I called the situation on the radio, but I don’t think reality had set in for anyone. As another truck from our platoon arrived, we began calling for Travis. I knew what I had just seen, but part of me held confidence that Travis was ok. Yet as more support arrived, I began realizing the devastation around me. Random body parts lined the road. My top half was covered in what I guess is left behind when someone decides to blow themselves up. The smell is something I can’t describe, but is also something I can never forget. I sat in the gun turret, pulling security as the search for Travis continued. I was beginning my second pack of cigarettes when my friend’s body was found.

When we returned to headquarters, the chaplain was waiting. As our chaplain hugged me, the emotion I had bottled up over the past several hours finally poured out. As I cried, so many thoughts crossed my mind. I missed Travis. His body positioning that seemed so weird suddenly made sense. He had actively chosen to sacrifice his life to protect his platoon mates. Forensics soon discovered that the suicide bomber’s vest had ball bearings and other metal meant to cause serious harm.

Shortly after crying with the chaplain, I carried my friend, draped in an American flag, onto a plane to send him home to his family in Montana. I remember that night as vividly as I remember the day that led to it.

Much of this essay has focused on Travis’s heroic death, but here is what I think should be remembered about his life.

I’d like to tell a story that emphasizes the person Travis was. One day, we were on patrol in Iraq when we received word Iraqi men were in our vicinity with rifles. Travis led our group to the targets, keeping everyone calm and collected. He quickly realized that the men simply had an air rifle; they were just hunting birds. For their safety, the men had to give up the air rifle. Yet instead of just taking it from them, as he easily could have, Travis actually bought it from them so that they could use that money to buy food. Ensuring that our team showed respect toward Iraqi civilians was important to Travis.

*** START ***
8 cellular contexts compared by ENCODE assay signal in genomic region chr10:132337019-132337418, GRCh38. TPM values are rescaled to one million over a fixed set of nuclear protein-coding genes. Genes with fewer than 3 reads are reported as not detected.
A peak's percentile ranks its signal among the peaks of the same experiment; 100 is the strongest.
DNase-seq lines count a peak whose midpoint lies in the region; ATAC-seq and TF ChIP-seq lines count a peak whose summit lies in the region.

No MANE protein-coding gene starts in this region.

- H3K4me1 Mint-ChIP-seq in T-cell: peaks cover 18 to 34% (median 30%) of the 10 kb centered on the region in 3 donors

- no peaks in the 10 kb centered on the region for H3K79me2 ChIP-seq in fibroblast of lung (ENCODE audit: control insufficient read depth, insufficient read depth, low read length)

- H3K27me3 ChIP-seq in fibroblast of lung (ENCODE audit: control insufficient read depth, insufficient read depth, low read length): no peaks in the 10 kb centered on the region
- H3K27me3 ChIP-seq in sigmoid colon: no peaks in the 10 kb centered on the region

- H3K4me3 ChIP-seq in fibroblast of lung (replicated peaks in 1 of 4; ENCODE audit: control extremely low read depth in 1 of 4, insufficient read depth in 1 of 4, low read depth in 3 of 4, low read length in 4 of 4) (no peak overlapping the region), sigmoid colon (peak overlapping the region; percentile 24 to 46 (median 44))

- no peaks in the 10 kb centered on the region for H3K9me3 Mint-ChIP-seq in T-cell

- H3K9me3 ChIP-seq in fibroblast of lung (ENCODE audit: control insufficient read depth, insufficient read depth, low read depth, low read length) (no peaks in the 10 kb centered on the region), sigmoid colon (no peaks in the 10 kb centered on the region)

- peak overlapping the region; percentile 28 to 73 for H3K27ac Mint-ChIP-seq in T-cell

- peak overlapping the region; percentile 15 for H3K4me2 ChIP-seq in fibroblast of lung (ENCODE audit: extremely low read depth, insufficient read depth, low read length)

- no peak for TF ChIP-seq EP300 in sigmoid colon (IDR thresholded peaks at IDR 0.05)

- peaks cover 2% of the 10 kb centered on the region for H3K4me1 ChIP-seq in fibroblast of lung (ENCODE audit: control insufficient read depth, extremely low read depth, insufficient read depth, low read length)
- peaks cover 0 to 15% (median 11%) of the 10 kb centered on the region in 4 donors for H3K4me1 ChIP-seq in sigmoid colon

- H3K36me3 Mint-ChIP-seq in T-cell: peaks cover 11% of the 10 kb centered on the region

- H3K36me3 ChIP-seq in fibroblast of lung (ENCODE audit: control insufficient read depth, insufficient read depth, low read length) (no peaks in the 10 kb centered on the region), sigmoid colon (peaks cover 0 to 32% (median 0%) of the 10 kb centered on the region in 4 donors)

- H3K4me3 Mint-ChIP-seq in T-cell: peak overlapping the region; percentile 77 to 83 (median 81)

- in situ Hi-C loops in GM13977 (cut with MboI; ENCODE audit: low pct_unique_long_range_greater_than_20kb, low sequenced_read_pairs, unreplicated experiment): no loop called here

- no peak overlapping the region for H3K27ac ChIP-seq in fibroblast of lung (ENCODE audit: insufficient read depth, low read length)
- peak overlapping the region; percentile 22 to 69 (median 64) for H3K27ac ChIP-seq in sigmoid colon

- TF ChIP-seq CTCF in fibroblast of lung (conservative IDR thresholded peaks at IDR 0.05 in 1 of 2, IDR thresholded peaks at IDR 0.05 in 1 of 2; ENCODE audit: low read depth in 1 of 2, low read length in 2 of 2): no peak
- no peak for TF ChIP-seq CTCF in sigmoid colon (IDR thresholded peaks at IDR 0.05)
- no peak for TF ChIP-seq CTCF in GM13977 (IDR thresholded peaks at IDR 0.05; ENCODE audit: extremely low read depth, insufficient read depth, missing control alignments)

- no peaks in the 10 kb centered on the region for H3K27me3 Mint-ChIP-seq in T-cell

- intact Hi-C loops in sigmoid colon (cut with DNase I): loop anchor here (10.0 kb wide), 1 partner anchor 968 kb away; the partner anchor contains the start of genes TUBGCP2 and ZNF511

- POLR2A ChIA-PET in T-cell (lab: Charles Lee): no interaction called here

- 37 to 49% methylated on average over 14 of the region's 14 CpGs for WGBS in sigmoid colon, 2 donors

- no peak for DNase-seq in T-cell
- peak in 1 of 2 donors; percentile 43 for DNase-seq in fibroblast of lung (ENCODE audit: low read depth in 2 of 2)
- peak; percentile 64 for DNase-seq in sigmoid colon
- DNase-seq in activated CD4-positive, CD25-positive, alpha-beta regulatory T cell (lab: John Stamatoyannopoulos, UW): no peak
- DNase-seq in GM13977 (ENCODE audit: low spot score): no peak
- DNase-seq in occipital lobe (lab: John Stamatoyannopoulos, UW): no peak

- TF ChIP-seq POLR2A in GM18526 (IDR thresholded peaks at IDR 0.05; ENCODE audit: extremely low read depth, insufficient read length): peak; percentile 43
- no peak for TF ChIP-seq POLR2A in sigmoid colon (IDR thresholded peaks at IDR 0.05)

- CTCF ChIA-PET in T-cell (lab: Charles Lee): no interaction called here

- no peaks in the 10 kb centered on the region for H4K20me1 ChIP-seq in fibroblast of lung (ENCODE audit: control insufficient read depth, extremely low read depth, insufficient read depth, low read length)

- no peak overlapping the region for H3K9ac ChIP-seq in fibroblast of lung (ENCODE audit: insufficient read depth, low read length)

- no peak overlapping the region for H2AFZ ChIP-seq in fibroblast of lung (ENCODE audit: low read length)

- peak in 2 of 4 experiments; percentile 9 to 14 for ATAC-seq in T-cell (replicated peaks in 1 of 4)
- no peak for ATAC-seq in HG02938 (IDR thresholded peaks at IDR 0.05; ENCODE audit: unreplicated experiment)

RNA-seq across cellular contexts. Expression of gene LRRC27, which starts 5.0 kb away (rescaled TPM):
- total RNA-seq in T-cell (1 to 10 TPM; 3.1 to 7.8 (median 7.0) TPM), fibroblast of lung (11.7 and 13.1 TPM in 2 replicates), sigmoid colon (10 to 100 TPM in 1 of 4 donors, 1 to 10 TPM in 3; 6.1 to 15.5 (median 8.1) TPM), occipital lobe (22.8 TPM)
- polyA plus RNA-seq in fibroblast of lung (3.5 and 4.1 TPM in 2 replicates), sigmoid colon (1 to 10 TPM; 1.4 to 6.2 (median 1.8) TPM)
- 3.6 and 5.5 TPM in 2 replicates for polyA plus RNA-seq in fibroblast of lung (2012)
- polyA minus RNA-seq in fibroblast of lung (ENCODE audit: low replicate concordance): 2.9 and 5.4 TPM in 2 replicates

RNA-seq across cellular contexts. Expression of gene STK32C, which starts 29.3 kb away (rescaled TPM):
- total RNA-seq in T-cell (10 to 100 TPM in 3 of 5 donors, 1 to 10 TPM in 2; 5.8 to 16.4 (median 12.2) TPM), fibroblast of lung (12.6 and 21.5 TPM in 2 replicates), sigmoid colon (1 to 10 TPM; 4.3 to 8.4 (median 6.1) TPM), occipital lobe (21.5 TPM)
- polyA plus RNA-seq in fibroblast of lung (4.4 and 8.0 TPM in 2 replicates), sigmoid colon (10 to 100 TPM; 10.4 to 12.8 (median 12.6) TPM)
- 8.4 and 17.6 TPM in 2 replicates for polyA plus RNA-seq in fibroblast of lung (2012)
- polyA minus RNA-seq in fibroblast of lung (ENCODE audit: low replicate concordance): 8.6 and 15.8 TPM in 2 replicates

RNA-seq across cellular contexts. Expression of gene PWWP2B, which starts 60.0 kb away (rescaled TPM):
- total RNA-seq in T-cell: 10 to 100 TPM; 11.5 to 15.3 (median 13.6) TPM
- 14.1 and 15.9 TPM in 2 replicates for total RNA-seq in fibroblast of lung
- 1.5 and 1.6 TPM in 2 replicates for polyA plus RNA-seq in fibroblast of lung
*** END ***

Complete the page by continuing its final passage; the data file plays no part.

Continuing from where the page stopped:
Travis was a disciplined leader with high expectations. I’d compare him to a tough big brother. But while he was tough, you knew he cared about you. Travis made me a better man, a better soldier, and ultimately, a better leader.

Travis Atkins was extremely down to earth and had an amazing sense of humor. He loved heavy metal music. He was always there when you needed something, even if that something was just a pinch of dip. One of my best memories is Travis sharing the delicious elk jerky his dad Jack would send us. I will never forget the love Travis had for his son, Trevor. We were privy to every update from home, and Travis was beyond proud of Trevor. Travis loved his country and the Army, but Trevor was the greatest part of his life.

Without the courageous action Travis took on June 1, 2007, I wouldn’t be here today to tell this story. Soldiers are always extremely cautious to use this phrase, but Travis Atkins is a True American Hero.

They say time heals all wounds. I don’t know if that’s true. To be honest, I try not to think about those days, but rather to remember the man who sacrificed so I can be here today. I have tried to live in a way that makes Travis’s sacrifice worthwhile.

Working out is something I do almost everyday, and is very important to me. I was assigned to the 5th Ranger Training Battalion when I got back from Iraq and I learned the tradition of doing an extra rep for “the airborne ranger in the sky”. This is an extra repetition you do at the end of an exercise to remember your fallen brothers who look down on us all. It may seem silly to some, but to this day, every workout, every exercise, I do this extra rep.

I do it as a thank you to Travis.

I do it to show Travis that I’ll always do that little bit more than is expected. He still makes me stronger everyday.

The fact that Travis Atkins is receiving the Medal of Honor brings out many emotions for me. Millions of men and women have served in America’s military, many have died, but only about 3,400 of them have received the Medal of Honor.

I am happy to know that Travis’s sacrifice meant so much to not only me, but to a grateful nation. On June 1, 2007, the Army lost an amazing soldier, the world lost an amazing man, the Atkins family lost a son and father, and I lost a brother.

Travis Atkins was only 31 years old when he died to save our comrades and me. As John 15:13 puts it, “Greater love hath no man than this: that a man lay down his life for his friends.”

Below is a video produced by the Medal of Honor team for the U.S. Army honoring Staff Sergeant Travis Atkins:

Continue Reading
1 Comment

1 Comment

Leave a Reply

Your email address will not be published. Required fields are marked *